The recent, horrifying video of the killing of Philando Castile in Falcon Heights, Minnesota by a member of the law enforcement community is perhaps as raw as reality gets through the lens of a camera. As the man lays dying in the driver’s seat of his car, gasping for air and bleeding profusely, his girlfriend, Diamond Reynolds, begins recording the encounter with her cellphone camera and streaming it to Facebook while her four-year-old daughter looks on from the back seat of the car. While this is occurring, Ms. Reynolds can be heard politely, firmly, and emotionlessly asking questions of and answering questions from the police officer who shot her boyfriend. In watching this video we are witnessing a truly harrowing experience, and yet Ms. Reynolds’ demeanor seems oddly detached from the horror of the moment.
In the days that followed the release of this video by various media outlets, there were two very distinct comments I kept reading regarding Ms. Reynolds’ composure (not including the awful, trolling comments not fit to mention here): how mentally strong she must be to be able to document the terrible event unfolding around her, and how she must have been in a dissociative state due to the shock of the situation. While I have no formal training in psychology, my guess is both comments are probably true, but I would submit a third idea for consideration. Those of us who work behind the camera know that the very act of recording the happenings around us is a dissociative act in itself. As a cameraman, I am often required to document life as it happens without actively participating in the actions being documented. In my case, these events are often mundane: conferences, dance recitals, an occasional wedding, even office furniture assembly. While I am being paid to attend these events, it is not as a participant or even as an observer, but as a documentarian. This means paying attention to the framing of my picture, sound, lighting, and where I am in regards to my surroundings, leaving very little ability to absorb the reality of the moment. In the news-gathering business, this phenomenon is even more evident. How many times have we seen a visibly-agitated person go after a cameraman, who continues to keep his camera trained on the subject? How many war films have we watched where the cameraman is obviously being fired upon and yet he continues to roll film? It is entirely plausible, then, that Ms. Reynolds was taking refuge behind the screen of her cellphone camera, whether she was aware of this or not. Near the end of the video, Ms. Reynolds is ordered out of the car by one of the other officers and directed to place her phone on the sidewalk, kneel, and allow the officer to handcuff her for her own safety. Almost as soon as the camera leaves her hands, the cold reality of the situation sets in, and she bursts into awful, anguished sobs of grief.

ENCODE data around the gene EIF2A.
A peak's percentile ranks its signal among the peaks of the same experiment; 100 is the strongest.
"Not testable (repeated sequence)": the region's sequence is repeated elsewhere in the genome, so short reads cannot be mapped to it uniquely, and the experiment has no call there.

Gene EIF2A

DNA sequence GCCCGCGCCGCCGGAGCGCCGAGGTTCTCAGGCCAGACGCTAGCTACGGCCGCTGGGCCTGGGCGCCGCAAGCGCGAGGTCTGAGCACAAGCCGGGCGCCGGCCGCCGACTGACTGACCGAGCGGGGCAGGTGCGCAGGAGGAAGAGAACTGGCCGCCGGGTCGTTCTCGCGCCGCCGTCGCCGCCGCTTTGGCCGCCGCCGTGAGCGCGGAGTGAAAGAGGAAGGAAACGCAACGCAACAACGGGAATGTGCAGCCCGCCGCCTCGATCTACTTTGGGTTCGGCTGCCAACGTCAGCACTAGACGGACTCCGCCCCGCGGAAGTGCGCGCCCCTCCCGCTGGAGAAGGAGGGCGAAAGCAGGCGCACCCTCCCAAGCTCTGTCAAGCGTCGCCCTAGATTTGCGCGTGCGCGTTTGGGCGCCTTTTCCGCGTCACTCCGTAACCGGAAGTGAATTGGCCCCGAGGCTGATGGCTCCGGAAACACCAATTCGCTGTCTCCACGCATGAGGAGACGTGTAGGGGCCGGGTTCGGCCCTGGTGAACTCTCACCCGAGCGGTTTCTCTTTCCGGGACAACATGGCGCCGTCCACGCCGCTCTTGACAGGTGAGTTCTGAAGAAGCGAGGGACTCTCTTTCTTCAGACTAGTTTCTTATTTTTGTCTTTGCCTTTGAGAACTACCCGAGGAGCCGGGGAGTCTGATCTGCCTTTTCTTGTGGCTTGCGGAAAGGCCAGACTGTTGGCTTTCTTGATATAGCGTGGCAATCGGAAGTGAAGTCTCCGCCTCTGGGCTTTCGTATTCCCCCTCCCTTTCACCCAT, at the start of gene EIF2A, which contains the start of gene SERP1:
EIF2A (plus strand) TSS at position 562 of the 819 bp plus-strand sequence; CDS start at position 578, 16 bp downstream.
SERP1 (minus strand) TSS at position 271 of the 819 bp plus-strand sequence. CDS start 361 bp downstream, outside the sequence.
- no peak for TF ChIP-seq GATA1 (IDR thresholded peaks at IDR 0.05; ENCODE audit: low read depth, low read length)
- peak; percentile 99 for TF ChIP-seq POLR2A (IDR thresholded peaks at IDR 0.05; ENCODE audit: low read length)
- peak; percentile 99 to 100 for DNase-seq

There was a time when I took a video camera with me nearly everywhere I went. I took the camera to my kids sporting events, on our family vacations, to every school concert, and to every birthday party. A few years back my wife even purchased a very small, high-quality video camera for me for Christmas – at a significant expense – so that I would have a pocketable camera for these occasions. It wasn’t long after I received this wonderful gift that I had a small revelation: I was missing out. I was missing out on the emotion of so many of these important moments in my life and the life of my family by hiding behind the lens of my camera. This is not an easy realization for someone who makes a living behind the camera to accept. I spent so much time worried that I would miss capturing the perfect moment on camera that I sometimes missed experiencing the perfect moment as it happened. I realized I was accumulating hours upon hours of footage, with no intent to ever go back and watch it. It was around this time that I also stopped offering to shoot events for my friends and family just because I would be there and I owned a nice camera. Trying to actively participate in an event and also document every important moment can be a jarring, frustrating experience, leaving the person behind the camera feeling like he (or she) has not fulfilled either obligation satisfactorily. This decision has not only had a positive effect on me but on my family as well. While I was “working” these events, the task of supervising our children often fell to my wife, who then also could not fully experience the event in the way a guest should.
There are still times I truly enjoy documenting life as it happens around me. I still record some of my kids’ football or wrestling matches, birthday parties, and big fishing catches, but I no longer feel driven to do it by the fear of missing “the big moment.” It is more important for me to be present in the moment, and I think it is more important for my kids to see this as well. As for the times when I absolutely have to capture that perfect sunset or my child front-flipping off a sand dune, well, my cell phone camera is likely waiting in my front pocket.
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